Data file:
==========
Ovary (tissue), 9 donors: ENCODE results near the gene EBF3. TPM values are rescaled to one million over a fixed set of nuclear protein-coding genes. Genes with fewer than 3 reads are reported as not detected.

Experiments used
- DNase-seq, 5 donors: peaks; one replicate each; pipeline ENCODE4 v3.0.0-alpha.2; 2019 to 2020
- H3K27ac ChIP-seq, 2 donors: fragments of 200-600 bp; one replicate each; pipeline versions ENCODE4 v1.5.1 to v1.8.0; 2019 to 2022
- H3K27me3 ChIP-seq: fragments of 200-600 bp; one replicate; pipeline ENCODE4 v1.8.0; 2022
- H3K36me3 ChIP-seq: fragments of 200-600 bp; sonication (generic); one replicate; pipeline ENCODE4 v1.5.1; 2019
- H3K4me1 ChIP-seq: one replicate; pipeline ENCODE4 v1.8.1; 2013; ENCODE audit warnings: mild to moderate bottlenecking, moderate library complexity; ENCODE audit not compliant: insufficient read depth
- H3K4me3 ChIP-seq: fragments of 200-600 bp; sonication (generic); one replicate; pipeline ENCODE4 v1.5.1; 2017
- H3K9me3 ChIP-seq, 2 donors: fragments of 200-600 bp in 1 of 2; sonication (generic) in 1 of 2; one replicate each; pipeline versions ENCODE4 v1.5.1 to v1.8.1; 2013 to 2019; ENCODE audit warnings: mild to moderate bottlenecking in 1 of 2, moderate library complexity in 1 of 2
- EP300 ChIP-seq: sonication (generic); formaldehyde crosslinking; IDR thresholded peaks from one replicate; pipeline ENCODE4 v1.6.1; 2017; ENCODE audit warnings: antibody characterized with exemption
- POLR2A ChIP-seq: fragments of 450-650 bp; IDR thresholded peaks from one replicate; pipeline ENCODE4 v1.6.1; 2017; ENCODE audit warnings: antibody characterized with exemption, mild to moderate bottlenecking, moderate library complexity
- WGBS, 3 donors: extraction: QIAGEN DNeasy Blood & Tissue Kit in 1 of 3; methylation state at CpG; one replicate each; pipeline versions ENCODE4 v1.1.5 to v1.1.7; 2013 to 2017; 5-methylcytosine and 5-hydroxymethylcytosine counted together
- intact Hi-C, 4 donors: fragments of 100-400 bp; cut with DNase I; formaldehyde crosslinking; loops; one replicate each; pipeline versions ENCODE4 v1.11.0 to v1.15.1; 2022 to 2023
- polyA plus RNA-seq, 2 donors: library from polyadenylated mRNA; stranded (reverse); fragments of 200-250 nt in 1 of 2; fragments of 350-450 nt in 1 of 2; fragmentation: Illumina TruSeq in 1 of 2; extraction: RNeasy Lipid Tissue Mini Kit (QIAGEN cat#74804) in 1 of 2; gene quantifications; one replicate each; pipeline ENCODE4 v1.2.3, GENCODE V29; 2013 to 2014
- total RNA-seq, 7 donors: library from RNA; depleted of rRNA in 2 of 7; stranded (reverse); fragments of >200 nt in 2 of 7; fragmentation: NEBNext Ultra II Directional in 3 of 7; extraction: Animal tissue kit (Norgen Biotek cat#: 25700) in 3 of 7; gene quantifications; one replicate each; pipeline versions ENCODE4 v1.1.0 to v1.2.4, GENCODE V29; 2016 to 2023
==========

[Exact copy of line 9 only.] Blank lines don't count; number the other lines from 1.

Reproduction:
- H3K9me3 ChIP-seq, 2 donors: fragments of 200-600 bp in 1 of 2; sonication (generic) in 1 of 2; one replicate each; pipeline versions ENCODE4 v1.5.1 to v1.8.1; 2013 to 2019; ENCODE audit warnings: mild to moderate bottlenecking in 1 of 2, moderate library complexity in 1 of 2